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Queensland To Review Speed Limits On 100 Roads Photo:

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Trevor Collett | Dec, 10 2013 | 9 Comments

Queensland will undertake its first major speed-limit review since 1997 next month, with 100 of the state’s roads to be considered.

Engineers will investigate safety, traffic, pedestrians, speed-limit guidelines and road structure before determining if speed limits should be raised, lowered or maintained.

Several roads with 110km/h speed-limits currently in place are under consideration for higher speed limits, including the M1 Pacific Motorway linking the Gold Coast with Brisbane.

If higher speed limits were adopted, Queensland would be the first state or territory besides the Northern Territory with a speed-limit exceeding 110km/h.

Queensland’s RACQ has previously said that the M1 is the only road in the state currently suited to a higher speed limit.

Other roads under consideration include the Peak Downs Highway, Warrego Highway, Logan Motorway, Gateway Motorway and a number of sections of the Bruce Highway.

Queensland Transport and Main Roads Minister, Scott Emerson, said 3300 submissions were received, before the list of 100 roads was compiled.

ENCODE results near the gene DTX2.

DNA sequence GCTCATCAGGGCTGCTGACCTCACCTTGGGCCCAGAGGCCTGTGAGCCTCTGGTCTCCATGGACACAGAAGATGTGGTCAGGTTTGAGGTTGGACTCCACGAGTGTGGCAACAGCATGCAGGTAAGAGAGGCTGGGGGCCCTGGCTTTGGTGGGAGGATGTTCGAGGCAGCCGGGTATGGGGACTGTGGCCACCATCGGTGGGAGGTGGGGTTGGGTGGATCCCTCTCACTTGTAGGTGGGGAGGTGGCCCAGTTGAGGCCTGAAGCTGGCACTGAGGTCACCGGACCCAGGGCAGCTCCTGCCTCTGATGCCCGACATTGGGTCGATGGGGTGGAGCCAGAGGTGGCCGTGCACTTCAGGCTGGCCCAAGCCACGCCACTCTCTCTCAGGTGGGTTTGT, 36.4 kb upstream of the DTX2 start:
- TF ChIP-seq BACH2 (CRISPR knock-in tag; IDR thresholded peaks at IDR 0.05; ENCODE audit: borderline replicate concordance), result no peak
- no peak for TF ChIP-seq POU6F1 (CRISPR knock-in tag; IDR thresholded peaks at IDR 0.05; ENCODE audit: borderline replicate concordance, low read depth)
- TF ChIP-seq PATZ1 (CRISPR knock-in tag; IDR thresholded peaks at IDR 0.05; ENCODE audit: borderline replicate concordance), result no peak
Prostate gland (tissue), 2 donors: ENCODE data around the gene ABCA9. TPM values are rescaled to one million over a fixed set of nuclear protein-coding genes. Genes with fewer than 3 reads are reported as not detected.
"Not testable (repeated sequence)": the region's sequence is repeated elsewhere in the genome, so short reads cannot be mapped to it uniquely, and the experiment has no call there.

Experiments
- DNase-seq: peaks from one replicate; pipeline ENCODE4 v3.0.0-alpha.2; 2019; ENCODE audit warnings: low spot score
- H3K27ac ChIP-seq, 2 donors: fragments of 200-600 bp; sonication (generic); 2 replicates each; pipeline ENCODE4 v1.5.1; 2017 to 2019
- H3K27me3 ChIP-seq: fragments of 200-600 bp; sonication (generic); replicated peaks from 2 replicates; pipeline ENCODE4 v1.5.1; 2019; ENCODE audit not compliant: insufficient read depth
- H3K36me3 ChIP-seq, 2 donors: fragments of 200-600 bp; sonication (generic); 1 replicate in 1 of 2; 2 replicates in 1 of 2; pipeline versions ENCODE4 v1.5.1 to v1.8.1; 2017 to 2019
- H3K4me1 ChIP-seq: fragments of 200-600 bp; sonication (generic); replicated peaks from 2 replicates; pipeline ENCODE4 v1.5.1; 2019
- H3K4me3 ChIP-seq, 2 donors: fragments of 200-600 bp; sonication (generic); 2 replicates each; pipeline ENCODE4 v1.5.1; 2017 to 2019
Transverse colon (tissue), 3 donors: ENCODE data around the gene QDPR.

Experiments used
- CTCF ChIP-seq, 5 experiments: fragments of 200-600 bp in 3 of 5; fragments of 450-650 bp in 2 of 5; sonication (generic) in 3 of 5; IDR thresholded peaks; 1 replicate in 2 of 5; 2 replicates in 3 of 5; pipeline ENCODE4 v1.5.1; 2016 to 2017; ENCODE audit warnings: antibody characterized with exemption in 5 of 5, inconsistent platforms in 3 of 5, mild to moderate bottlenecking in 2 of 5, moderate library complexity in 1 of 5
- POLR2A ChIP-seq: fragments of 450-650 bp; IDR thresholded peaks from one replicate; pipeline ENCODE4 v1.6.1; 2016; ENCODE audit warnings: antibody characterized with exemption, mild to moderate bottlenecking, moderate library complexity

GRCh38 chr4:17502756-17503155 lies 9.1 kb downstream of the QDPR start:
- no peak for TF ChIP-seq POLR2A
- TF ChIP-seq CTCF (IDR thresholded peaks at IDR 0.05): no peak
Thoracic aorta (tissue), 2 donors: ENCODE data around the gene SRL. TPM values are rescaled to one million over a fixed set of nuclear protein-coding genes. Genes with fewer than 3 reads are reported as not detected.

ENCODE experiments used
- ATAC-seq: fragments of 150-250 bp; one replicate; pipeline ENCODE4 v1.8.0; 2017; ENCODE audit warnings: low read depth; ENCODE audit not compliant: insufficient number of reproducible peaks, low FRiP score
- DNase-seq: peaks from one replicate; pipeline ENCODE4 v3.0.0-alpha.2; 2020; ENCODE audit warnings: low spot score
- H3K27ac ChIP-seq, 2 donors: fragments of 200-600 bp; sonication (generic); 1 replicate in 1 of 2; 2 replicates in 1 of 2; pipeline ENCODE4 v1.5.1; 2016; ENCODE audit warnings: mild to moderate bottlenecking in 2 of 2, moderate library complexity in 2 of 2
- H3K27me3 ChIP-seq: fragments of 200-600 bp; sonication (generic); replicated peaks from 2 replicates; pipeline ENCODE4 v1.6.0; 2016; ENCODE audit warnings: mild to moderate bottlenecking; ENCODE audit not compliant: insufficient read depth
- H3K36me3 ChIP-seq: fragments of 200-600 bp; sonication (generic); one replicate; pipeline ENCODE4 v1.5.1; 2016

“On almost 70 roads, the majority of responses called for an increase in speed limits,” Mr Emerson said.

“Roads were prioritised based on frequency of public nominations, crash data, local knowledge and recent maintenance and upgrades.”

The review in Queensland follows a decision by the NT government to trial a return to open speed limits on a section of the Stuart Highway, beginning in February 2014.

Sections of the Stuart Highway and other roads in the NT currently have Australia’s highest speed limits, set at 130km/h.

In contrast, the South Australian government is currently considering scrapping its 110km/h speed limits on many rural roads, reverting to a lower 100km/h limit.

A final decision has not yet been announced, and the upcoming SA state election may see any plans held-over until after voters have gone to the polls.

The speed limit review in Queensland is expected to be complete by mid-2014.

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